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Ministers and Opposition in equilibrio.

Wood then gave notice that on the report of the resolutions being brought up, he should once more take the sense of the House upon the subject. He did so, and at last succeeded in defeating his opponent, the Bill brought in by Lord Naas being thrown out by 194 against 166.

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The Speaker had to give his casting-vote, and in accordance with custom he voted for going into Committee, that the House might have an opportunity for second thoughts on the resolution itself. The result produced great cheering from the Opposition.

On the 6th of June the Ministers were again defeated by Lord Naas, and in a more decisive manner. On the House going into Committee on the resolutions already agreed to, the Chancellor of the Exchequer moved that the chairman do leave the chair, and was outvoted by 140 to 123. Sir Charles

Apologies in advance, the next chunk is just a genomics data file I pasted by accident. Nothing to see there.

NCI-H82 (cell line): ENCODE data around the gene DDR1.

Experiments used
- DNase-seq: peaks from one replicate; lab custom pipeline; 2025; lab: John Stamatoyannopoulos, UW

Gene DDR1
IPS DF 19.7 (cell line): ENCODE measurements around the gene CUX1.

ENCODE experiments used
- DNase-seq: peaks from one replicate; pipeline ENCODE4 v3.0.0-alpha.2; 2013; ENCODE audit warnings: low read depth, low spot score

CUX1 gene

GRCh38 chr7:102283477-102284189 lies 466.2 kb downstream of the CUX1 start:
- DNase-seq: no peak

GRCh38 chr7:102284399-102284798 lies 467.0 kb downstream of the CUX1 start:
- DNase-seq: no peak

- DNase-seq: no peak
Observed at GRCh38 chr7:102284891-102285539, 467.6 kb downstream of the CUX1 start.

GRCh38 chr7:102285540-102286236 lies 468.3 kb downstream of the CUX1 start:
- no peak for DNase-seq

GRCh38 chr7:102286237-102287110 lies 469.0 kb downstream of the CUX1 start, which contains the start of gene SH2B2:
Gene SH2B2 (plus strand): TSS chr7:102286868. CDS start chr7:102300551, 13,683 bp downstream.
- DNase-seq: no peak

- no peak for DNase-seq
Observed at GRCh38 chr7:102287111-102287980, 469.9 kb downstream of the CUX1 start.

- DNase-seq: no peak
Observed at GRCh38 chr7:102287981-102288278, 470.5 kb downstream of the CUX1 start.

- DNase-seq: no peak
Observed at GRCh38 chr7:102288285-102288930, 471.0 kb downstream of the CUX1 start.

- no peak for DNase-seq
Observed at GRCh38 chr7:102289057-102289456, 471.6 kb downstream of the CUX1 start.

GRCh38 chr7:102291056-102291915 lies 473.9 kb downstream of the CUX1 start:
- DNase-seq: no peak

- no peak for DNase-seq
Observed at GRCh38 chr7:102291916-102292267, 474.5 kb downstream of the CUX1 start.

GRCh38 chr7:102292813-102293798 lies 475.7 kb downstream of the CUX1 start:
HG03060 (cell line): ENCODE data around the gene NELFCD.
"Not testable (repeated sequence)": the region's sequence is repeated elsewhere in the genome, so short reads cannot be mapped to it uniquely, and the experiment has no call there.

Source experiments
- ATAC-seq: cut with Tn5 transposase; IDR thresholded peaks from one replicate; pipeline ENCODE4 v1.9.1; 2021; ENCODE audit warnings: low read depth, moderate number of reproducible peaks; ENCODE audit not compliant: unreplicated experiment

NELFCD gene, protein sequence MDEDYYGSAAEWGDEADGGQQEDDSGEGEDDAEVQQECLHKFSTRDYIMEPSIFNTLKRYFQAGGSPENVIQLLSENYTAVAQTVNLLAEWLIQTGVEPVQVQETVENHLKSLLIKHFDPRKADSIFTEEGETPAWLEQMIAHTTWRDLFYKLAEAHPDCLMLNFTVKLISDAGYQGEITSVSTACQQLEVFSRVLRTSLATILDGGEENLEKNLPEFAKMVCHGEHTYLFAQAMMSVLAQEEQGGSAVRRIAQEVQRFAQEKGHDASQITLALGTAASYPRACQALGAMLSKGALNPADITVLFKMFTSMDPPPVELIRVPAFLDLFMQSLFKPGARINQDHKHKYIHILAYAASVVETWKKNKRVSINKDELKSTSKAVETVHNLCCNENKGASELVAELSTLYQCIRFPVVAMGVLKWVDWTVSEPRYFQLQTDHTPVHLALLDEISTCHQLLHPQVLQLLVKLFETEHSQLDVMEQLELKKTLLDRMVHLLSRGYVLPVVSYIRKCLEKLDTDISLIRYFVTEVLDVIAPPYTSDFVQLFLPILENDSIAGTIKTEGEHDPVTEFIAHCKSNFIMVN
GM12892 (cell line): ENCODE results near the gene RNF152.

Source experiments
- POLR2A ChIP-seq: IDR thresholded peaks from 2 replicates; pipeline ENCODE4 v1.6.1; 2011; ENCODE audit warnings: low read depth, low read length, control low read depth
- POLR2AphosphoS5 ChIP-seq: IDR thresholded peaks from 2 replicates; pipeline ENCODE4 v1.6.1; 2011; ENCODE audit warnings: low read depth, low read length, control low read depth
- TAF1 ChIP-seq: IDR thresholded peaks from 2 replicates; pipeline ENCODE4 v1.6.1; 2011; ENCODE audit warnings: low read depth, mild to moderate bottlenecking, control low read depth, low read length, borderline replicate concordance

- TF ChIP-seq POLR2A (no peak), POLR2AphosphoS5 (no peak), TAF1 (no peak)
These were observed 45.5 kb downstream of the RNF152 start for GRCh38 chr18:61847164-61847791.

A nearly similar result attended a motion made by Lord Robert Grosvenor, for leave to bring in a Bill to repeal the annual certificate duty on attorneys and solicitors. The noble Lord proposed not to remove the duty in the present year, and if the Chancellor of the Exchequer would promise a favourable consideration of the subject in the following session, he would not press the motion at all, though he regarded the tax as a sample of unjust legislation against a class. The Chancellor of the Exchequer declared that the revenue could not afford the loss of this duty, neither did he regard it as having a paramount claim to remission. On a division the Government were defeated by 162 to 132. The victory, however, was fruitless, as the Ministers succeeded in getting rid of the Bill before the second reading.